* 9 pages 

  Access Paper or Ask Questions

Towards Dialogue-based Navigation with Multivariate Adaptation driven by Intention and Politeness for Social Robots

Sep 19, 2018
Chandrakant Bothe, Fernando Garcia, Arturo Cruz Maya, Amit Kumar Pandey, Stefan Wermter

Service robots need to show appropriate social behavior in order to deploy in social environments such as healthcare, education, retail, etc. Some of the main capabilities that robots should have are navigation and conversational skill. If the person is impatient, he might want a robot to navigate faster and vice versa. Linguistic features that derive politeness can provide social cues about person's patient and impatient behavior. The novelty presented in this paper is to dynamically incorporate politeness in robotic dialogue systems for navigation. Understanding the politeness in users' speech can be used to modulate the robot behavior and responses. Therefore, we developed a dialogue system to navigate in an indoor environment, which produces different robot behaviors and responses based on users' intention and degree of politeness. We deploy and test our system with the Pepper robot that adapts to the changes in user's politeness.

* Submitted to ICSR 2018 

  Access Paper or Ask Questions

Review of Deep Learning

Aug 28, 2018
Rong Zhang, Weiping Li, Tong Mo

In recent years, China, the United States and other countries, Google and other high-tech companies have increased investment in artificial intelligence. Deep learning is one of the current artificial intelligence research's key areas. This paper analyzes and summarizes the latest progress and future research directions of deep learning. Firstly, three basic models of deep learning are outlined, including multilayer perceptrons, convolutional neural networks, and recurrent neural networks. On this basis, we further analyze the emerging new models of convolution neural networks and recurrent neural networks. This paper then summarizes deep learning's applications in many areas of artificial intelligence, including speech processing, computer vision, natural language processing and so on. Finally, this paper discusses the existing problems of deep learning and gives the corresponding possible solutions.

* In Chinese. Have been published in the journal "Information and Control" 

  Access Paper or Ask Questions

Improving DNN Robustness to Adversarial Attacks using Jacobian Regularization

Aug 26, 2018
Daniel Jakubovitz, Raja Giryes

Deep neural networks have lately shown tremendous performance in various applications including vision and speech processing tasks. However, alongside their ability to perform these tasks with such high accuracy, it has been shown that they are highly susceptible to adversarial attacks: a small change in the input would cause the network to err with high confidence. This phenomenon exposes an inherent fault in these networks and their ability to generalize well. For this reason, providing robustness to adversarial attacks is an important challenge in networks training, which has led to extensive research. In this work, we suggest a theoretically inspired novel approach to improve the networks' robustness. Our method applies regularization using the Frobenius norm of the Jacobian of the network, which is applied as post-processing, after regular training has finished. We demonstrate empirically that it leads to enhanced robustness results with a minimal change in the original network's accuracy.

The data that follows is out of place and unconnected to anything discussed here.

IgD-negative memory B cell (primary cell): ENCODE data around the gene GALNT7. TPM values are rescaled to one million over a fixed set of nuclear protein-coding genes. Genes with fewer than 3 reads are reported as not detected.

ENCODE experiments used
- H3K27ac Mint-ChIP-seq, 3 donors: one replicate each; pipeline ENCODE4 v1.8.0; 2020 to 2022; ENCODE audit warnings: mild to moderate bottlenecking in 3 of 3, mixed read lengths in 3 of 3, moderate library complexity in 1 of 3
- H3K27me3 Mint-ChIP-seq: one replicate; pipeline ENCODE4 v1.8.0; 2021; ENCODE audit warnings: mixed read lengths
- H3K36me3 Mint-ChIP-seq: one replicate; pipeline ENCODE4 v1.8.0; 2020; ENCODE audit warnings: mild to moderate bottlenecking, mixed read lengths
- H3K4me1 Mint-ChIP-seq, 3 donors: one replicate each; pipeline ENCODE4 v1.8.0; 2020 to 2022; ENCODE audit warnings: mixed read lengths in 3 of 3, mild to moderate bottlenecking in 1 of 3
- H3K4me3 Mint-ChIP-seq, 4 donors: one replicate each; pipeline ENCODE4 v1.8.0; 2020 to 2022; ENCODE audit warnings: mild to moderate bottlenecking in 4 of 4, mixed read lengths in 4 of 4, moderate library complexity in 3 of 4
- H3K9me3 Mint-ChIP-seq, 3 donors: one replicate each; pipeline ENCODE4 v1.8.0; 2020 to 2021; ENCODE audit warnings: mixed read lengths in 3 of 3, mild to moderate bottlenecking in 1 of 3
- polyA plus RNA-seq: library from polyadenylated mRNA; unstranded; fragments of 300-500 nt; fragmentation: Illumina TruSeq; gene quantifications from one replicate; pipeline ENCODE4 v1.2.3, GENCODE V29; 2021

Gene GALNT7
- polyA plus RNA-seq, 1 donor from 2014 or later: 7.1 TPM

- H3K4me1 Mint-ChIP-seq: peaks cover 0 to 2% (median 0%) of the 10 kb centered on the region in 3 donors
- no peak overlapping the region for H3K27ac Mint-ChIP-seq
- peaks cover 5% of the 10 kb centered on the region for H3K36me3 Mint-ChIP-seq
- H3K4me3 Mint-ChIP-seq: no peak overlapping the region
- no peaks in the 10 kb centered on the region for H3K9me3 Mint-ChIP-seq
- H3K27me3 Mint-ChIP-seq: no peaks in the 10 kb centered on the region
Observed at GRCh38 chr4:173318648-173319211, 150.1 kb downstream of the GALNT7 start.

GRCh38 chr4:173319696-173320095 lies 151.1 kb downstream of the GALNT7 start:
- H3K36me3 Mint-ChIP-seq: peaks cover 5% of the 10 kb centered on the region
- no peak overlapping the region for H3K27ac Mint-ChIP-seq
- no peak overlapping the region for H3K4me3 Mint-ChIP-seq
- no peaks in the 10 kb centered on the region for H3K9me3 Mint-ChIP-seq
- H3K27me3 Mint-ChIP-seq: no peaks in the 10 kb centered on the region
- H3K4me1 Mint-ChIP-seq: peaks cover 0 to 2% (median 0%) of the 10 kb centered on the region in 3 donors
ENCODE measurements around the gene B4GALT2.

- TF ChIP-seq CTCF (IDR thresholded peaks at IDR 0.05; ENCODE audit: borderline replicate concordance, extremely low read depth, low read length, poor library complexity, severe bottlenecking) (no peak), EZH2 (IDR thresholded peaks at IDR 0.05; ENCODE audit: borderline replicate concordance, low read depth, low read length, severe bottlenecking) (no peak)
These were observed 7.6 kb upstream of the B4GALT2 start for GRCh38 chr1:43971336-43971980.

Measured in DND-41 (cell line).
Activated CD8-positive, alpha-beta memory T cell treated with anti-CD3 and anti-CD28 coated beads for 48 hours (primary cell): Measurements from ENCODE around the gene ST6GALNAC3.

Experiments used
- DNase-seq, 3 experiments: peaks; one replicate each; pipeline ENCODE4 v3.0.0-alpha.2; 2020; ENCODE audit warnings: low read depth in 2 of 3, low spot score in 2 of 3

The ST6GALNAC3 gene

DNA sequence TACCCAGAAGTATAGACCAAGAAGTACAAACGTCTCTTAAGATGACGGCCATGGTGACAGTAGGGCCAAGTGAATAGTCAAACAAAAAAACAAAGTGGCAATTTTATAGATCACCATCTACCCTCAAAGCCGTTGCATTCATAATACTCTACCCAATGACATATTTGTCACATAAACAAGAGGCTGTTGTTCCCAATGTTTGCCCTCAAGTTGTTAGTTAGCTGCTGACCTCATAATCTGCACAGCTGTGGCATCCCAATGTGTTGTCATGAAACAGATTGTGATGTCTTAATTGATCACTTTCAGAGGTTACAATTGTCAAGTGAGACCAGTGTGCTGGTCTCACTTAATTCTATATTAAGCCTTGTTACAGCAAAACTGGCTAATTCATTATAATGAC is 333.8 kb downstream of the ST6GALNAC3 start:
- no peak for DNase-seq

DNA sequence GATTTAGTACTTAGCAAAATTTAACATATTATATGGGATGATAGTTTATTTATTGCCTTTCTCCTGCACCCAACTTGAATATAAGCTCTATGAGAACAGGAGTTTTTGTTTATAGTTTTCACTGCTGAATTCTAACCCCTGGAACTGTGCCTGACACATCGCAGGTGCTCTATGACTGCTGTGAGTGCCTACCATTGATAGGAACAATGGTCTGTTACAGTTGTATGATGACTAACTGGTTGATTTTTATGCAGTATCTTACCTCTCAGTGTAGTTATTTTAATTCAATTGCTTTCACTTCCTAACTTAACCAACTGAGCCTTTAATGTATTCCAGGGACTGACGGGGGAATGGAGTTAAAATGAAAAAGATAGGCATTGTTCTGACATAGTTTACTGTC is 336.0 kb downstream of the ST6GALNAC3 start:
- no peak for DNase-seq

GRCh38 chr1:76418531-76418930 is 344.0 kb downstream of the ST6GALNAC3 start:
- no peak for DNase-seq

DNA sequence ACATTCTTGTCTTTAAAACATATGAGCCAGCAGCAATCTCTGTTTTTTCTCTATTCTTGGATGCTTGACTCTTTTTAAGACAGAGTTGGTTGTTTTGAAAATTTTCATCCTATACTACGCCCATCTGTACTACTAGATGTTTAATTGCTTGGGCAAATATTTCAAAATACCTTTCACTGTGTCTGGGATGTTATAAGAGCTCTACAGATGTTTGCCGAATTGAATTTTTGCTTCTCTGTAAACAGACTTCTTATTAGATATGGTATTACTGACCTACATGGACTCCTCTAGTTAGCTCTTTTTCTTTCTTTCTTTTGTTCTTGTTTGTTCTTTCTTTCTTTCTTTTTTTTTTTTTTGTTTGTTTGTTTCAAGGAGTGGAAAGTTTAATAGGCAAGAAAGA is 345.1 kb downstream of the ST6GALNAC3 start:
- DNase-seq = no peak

* ECCV 2018 Conference Paper 

  Access Paper or Ask Questions

Automatic Normalization of Word Variations in Code-Mixed Social Media Text

Apr 03, 2018
Rajat Singh, Nurendra Choudhary, Manish Shrivastava

Social media platforms such as Twitter and Facebook are becoming popular in multilingual societies. This trend induces portmanteau of South Asian languages with English. The blend of multiple languages as code-mixed data has recently become popular in research communities for various NLP tasks. Code-mixed data consist of anomalies such as grammatical errors and spelling variations. In this paper, we leverage the contextual property of words where the different spelling variation of words share similar context in a large noisy social media text. We capture different variations of words belonging to same context in an unsupervised manner using distributed representations of words. Our experiments reveal that preprocessing of the code-mixed dataset based on our approach improves the performance in state-of-the-art part-of-speech tagging (POS-tagging) and sentiment analysis tasks.

* Accepted Long Paper at 19th International Conference on Computational Linguistics and Intelligent Text Processing, March 2018, Hanoi, Vietnam 

  Access Paper or Ask Questions

<<
631
632
633
634
635
636
637
638
639
640
641
642
643
>>